I’ve been a professional free-expression advocate for more than a decade. That is why I support the Facebook Oversight Board’s recent decision to uphold former president Donald Trump’s suspension from the platform and Facebook’s new protocol whereby public figures may be banned for up to two years during times of civil unrest. In fact, the platform should go further.
Trump used his bully pulpit on social media to attack and harass news organisations, political opponents, and former political allies. He used it to undermine confidence in the 2020 presidential election, with a significant share of Americans continuing to doubt the outcome, despite the absence of any evidence of widespread irregularities or fraud. And he used it to perpetuate misinformation during the Covid-19 pandemic.
In other words, with the help of social-media platforms, Trump undermined the norms and institutions that underpin the functioning of representative government, while increasing the coronavirus death toll in the United States. And he engaged in precisely the kinds of harassment and hate speech that social-media platforms prohibit.
Yet, for four long years, Trump was given a pass for this behaviour, because platforms deemed carrying his statements, however erroneous or dangerous, to be in the public interest. Facebook introduced this so-called newsworthiness exemption shortly before the 2016 presidential election.
But there is a circular logic at work here: world leaders are exempted from following community standards because their statements are “newsworthy”, but it is the incendiary nature of standard-violating posts that causes them to make the news. In any case, world leaders — especially the US president — can get news coverage whenever they want, simply by holding a Press conference or issuing a Press release.
The suspension of Trump’s social media accounts after he incited the January 6 insurrection at the US Capitol was clearly a step in the right direction. Twitter has since made its ban permanent. But Facebook left the door open for Trump to return to its platform.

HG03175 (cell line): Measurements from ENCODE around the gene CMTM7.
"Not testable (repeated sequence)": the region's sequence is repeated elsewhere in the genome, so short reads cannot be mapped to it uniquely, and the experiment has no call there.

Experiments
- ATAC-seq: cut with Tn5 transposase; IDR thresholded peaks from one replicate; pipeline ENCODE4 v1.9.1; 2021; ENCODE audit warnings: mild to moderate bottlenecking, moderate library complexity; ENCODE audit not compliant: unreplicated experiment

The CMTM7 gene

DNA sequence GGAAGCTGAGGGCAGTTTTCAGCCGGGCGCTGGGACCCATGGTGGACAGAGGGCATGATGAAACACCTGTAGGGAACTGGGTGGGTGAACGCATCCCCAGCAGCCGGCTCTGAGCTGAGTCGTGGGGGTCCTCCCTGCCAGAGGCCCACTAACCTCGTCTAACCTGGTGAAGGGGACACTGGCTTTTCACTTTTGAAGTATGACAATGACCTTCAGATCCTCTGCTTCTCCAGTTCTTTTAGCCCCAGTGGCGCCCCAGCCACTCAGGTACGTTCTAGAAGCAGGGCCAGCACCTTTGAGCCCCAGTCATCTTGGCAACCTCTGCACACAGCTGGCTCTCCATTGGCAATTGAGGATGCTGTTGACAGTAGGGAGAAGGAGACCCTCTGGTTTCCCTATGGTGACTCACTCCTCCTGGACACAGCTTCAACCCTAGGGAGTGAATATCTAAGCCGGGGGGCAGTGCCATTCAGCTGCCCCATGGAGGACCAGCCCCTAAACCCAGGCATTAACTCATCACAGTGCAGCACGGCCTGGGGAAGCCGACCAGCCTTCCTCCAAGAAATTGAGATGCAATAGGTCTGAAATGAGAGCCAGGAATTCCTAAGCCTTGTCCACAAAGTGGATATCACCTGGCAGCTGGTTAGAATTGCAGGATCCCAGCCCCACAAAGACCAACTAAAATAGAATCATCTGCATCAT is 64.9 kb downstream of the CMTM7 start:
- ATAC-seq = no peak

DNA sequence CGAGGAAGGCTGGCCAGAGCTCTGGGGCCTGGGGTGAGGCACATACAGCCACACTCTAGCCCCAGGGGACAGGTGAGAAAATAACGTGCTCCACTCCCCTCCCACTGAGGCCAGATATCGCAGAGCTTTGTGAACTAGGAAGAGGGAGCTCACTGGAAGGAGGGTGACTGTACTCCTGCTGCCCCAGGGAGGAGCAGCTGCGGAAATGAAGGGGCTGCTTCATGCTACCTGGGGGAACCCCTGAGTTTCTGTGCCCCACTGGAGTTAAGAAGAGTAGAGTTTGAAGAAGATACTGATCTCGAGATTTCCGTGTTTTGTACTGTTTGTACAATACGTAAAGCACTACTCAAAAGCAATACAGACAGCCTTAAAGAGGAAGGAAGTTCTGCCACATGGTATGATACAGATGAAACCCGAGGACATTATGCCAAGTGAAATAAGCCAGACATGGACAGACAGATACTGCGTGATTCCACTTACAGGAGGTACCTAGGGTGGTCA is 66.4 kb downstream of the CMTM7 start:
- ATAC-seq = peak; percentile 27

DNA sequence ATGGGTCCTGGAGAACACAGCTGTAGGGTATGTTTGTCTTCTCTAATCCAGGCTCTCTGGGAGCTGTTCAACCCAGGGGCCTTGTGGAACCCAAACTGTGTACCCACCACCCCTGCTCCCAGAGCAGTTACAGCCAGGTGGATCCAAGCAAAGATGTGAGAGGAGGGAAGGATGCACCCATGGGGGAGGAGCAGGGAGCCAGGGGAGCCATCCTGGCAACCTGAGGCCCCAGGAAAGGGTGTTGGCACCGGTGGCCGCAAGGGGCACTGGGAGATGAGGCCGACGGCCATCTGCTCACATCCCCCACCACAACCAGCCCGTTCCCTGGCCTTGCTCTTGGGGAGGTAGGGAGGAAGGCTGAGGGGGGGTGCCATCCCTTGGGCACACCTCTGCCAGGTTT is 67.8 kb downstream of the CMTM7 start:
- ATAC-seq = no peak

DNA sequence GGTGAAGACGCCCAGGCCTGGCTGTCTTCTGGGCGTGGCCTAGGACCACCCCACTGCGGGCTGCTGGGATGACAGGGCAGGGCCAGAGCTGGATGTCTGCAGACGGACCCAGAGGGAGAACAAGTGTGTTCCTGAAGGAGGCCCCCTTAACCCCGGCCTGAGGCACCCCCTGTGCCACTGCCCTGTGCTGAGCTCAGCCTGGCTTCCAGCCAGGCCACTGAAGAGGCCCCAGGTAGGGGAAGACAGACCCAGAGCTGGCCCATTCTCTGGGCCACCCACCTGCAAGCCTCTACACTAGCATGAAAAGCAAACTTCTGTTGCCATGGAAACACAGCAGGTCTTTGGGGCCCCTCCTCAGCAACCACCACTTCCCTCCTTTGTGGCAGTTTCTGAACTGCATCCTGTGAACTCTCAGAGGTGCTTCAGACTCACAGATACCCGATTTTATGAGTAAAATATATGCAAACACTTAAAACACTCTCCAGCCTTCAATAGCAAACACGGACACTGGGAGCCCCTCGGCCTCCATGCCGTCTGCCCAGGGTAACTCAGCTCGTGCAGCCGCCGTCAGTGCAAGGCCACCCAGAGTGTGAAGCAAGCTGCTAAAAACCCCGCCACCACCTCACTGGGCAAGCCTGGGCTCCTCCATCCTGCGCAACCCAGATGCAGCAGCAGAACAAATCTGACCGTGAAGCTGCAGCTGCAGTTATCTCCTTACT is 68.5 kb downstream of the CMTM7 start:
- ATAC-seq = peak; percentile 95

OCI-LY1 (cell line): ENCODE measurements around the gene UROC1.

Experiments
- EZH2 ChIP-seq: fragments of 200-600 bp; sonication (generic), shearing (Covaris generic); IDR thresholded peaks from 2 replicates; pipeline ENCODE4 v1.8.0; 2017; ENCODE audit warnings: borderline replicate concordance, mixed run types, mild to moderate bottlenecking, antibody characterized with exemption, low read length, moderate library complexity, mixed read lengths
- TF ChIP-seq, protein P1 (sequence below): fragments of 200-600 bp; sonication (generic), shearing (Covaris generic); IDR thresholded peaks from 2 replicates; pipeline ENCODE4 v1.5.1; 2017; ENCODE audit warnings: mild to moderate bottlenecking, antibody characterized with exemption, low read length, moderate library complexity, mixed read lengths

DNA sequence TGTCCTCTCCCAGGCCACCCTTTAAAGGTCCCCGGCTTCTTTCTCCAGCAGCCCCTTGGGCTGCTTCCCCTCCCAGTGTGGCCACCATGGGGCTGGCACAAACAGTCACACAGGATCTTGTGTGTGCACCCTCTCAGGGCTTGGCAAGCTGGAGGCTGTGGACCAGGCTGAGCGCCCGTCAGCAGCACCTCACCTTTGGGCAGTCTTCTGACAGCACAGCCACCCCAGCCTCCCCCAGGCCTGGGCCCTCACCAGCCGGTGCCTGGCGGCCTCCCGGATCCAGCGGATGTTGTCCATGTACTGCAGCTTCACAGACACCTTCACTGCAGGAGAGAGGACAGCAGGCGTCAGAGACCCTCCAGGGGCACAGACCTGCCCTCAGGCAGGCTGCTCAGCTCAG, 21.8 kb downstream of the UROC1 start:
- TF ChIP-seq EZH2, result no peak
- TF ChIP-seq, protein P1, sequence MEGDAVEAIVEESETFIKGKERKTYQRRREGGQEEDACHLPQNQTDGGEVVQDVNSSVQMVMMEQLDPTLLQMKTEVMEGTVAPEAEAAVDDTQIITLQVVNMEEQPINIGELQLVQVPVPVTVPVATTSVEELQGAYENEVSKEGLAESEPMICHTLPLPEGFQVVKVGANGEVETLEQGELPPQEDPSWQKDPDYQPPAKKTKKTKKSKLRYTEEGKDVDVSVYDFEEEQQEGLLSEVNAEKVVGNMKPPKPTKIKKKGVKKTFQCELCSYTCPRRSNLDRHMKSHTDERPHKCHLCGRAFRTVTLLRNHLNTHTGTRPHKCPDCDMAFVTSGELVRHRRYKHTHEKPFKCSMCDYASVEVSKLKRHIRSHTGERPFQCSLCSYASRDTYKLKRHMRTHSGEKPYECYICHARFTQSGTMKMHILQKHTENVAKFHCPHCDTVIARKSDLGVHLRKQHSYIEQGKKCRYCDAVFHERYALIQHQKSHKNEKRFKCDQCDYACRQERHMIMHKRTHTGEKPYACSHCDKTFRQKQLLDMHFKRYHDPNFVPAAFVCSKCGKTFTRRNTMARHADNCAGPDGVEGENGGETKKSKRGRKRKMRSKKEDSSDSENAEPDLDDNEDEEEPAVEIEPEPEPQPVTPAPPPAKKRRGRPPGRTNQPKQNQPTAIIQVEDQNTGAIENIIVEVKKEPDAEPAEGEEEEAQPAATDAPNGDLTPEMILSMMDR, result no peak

Facebook’s Oversight Board upheld the original suspension, but took issue with its indefinite nature, arguing that the company should not devise rules on the fly, and must develop “clear, necessary, and proportionate policies that promote public safety and respect freedom of expression”. Crucially, Facebook’s response must be “consistent with the rules that are applied to other users of its platform”.
This is where the Oversight Board got things wrong. Yes, consistency should be a goal. But world leaders are not just any users; they should be held to a higher standard. After all, they can incite violence far more easily than the average Joe or Jane can. Moreover, much of what happens on social media challenges existing norms. In exceptional circumstances, exceptional decisions must be made.
Facebook’s new policy at least partly recognises this. Its policy states: “Our standard restrictions may not be proportionate to the violation, or sufficient to reduce the risk of further harm, in the case of public figures posting content during ongoing violence or civil unrest.”
But this logic must be applied more broadly. Trump is hardly the only world leader who has used social media platforms to incite and manipulate public opinion with the help of tools like computational propaganda and astroturfing. And, while Facebook has acted against such abuses in countries like the US, South Korea, and Poland, it has so far done little or nothing in countries like Iraq, Honduras, and Azerbaijan.